Vegetative filter strips for runoff mitigation

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Overview of pesticide runoff

Farmers and growers use pesticides on soil or plant surfaces to protect crops from pests like insects, weeds and fungal diseases. After you apply pesticides, they can land on the soil surface. During rain, irrigation, or when snow melts, water runs down slopes and hills. The water picks up bits of soil. Soil travelling in water is called sediment. This water is called runoff. Runoff water can also pick up pesticides as it flows downhill. Some pesticides dissolve in runoff water, and others attach to sediment in the runoff. Runoff then flows into nearby surface waters. Surface waters are bodies of water that are above ground, like streams, rivers and lakes. When runoff enters surface waters, it can harm the ecosystem. To help maintain healthy ecosystems, and support biodiversity and healthy food chains, the amount of pesticides in surface waters must be kept to a minimum.

Factors that increase pesticides in runoff include:

  • runoff that happens soon after pesticide application
  • precipitation or irrigation that lasts a long time or is intense
  • frequent pesticide application
  • soil that does not drain well (like compact or clay soils)
  • sloped areas treated with pesticides (steep slopes have more runoff)
  • large areas treated with pesticides
  • the amount of pesticide used
  • higher rates of treatment than listed on the label

Vegetative filter strips for runoff mitigation

There are different ways to lower or mitigate the amount of pesticide that enters surface waters. Mitigation helps protect life forms in water, including many species of plants, algae, invertebrates and fish. Vegetative filter strips are one type of mitigation measure. A vegetative filter strip is a permanent, plant-filled strip of land. It's constructed between the sloped edge of an application area and the water where that area drains. A treatment area or application area is a section of land where you use pesticides, like cropland, fields or orchards. The dense plants in a vegetative filter strip slow the runoff so soil and pesticides settle before they can flow into surface waters.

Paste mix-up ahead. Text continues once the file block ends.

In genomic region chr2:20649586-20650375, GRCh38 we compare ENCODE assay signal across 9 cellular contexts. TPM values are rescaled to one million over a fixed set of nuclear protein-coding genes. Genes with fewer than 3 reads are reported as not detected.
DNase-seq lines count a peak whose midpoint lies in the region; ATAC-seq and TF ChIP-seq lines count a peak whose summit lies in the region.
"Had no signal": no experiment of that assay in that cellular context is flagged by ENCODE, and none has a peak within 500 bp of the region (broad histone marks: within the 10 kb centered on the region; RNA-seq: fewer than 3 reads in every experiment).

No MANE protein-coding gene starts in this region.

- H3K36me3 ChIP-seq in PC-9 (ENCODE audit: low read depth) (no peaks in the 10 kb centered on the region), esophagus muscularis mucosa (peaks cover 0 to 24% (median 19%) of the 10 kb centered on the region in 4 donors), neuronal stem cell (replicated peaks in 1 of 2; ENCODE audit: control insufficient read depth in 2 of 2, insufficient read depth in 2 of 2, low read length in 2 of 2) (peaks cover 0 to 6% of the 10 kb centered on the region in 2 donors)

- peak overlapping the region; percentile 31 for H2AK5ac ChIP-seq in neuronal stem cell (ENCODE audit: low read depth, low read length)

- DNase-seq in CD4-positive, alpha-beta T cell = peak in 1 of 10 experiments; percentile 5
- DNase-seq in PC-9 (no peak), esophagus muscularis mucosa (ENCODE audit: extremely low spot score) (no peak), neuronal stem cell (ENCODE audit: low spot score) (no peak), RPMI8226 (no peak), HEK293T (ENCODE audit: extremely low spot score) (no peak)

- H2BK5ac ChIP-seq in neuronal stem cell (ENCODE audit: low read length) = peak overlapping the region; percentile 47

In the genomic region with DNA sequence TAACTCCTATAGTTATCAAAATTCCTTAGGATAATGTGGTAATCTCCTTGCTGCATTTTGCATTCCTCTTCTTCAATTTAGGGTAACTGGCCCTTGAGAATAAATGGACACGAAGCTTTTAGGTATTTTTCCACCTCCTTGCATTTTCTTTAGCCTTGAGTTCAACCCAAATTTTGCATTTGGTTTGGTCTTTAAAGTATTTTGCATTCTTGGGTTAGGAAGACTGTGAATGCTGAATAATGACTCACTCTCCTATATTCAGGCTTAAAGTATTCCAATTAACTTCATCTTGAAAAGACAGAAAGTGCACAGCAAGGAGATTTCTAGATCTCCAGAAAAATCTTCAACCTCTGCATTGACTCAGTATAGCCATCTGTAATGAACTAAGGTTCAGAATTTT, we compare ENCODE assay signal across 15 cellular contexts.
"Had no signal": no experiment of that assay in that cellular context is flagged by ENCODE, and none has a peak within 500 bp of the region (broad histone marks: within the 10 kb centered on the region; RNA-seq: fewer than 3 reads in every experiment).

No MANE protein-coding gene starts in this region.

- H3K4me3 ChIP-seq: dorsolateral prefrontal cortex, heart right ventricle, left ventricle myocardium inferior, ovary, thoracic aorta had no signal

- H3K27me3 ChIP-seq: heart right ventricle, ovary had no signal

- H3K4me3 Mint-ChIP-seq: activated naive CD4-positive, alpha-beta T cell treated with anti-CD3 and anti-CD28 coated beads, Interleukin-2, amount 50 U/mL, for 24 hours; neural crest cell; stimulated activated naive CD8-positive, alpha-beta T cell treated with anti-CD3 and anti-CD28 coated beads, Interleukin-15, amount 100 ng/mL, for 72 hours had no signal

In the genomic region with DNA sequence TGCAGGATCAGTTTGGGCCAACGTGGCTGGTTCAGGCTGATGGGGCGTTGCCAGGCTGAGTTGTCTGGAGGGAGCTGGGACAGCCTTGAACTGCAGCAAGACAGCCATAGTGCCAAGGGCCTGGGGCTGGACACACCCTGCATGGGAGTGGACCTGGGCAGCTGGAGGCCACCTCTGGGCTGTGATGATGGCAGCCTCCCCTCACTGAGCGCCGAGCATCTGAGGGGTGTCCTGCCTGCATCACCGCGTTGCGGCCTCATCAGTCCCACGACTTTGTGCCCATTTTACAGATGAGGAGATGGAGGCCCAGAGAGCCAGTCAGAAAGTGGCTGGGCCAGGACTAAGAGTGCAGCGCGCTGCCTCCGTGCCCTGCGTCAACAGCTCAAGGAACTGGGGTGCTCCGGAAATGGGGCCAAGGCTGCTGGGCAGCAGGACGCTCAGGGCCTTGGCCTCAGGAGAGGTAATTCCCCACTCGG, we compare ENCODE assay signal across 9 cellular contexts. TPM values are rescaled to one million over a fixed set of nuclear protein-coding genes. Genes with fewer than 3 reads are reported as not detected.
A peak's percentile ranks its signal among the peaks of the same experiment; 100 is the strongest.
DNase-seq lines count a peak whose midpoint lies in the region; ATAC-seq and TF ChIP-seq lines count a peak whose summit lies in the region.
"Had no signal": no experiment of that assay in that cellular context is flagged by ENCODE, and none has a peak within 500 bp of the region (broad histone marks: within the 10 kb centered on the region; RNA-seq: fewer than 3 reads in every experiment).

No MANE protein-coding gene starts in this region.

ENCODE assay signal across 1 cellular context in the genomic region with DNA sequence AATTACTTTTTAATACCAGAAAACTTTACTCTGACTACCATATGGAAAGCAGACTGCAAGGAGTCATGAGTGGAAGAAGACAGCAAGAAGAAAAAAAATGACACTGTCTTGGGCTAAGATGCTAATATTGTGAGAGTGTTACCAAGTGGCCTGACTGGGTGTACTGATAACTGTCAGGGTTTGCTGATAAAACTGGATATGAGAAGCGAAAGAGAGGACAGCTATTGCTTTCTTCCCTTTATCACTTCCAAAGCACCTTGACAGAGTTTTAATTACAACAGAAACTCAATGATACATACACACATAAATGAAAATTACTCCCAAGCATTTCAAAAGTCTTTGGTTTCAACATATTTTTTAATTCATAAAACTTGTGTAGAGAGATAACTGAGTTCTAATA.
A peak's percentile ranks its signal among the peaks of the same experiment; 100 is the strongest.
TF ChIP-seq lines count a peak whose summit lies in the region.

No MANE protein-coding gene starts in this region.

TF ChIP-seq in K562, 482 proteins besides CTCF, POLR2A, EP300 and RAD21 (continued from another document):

Use the Vegetative filter strips factsheet as a quick reference for basic information on vegetative filter strips.

Additional benefits

In addition to protecting the health of land and water, vegetative filter strips can also:

  • reduce other pollutants in runoff (like nutrients and heavy metals)
  • reduce soil erosion
  • improve soil quality
  • increase the stability of slopes
  • improve surface water and groundwater quality
  • reduce flooding
  • improve wildlife habitats
  • improve the appearance of land

When you need a vegetative filter strip

You must have a vegetative filter strip when both the following conditions are met:

  • your pesticide label lists it as a mandatory requirement
  • you apply pesticides near a sensitive aquatic habitat

Pesticide labels

Every pesticide goes through a risk assessment to determine if it is harmful to organisms. If a pesticide poses a risk to organisms in water because of runoff, then a vegetative filter strip may be a mandatory requirement on the product label. You can find this information in the "Environmental precautions" and "Directions for use" sections of your product label. Pesticides that require a mandatory vegetative filter strip will include the label statement "To reduce risk to aquatic organisms from runoff, a vegetative filter strip of at least 10 metres wide between the application area edge and adjacent, downhill aquatic habitats must be observed".

Pesticides that require vegetative filter strips:

  • are toxic to organisms in water
  • attach easily to soil
  • are persistent (don't breakdown quickly in the environment and can realistically end up in surface waters)

Labels on all outdoor commercial pesticides have recommendations to reduce runoff. This includes a vegetative filter strip. It is important to read the entire label carefully. In most cases, a vegetative filter strip is not required, but is recommended as a best practice.

Sensitive aquatic habitats

A vegetative filter strip may be required when a pesticide is applied near a sensitive aquatic habitat. A sensitive aquatic habitat is as permanent body of water (present throughout the year) that is at the bottom of a slope in an area treated with pesticide.

Sensitive aquatic habitats include, but aren't limited to:

  • commercial fish farms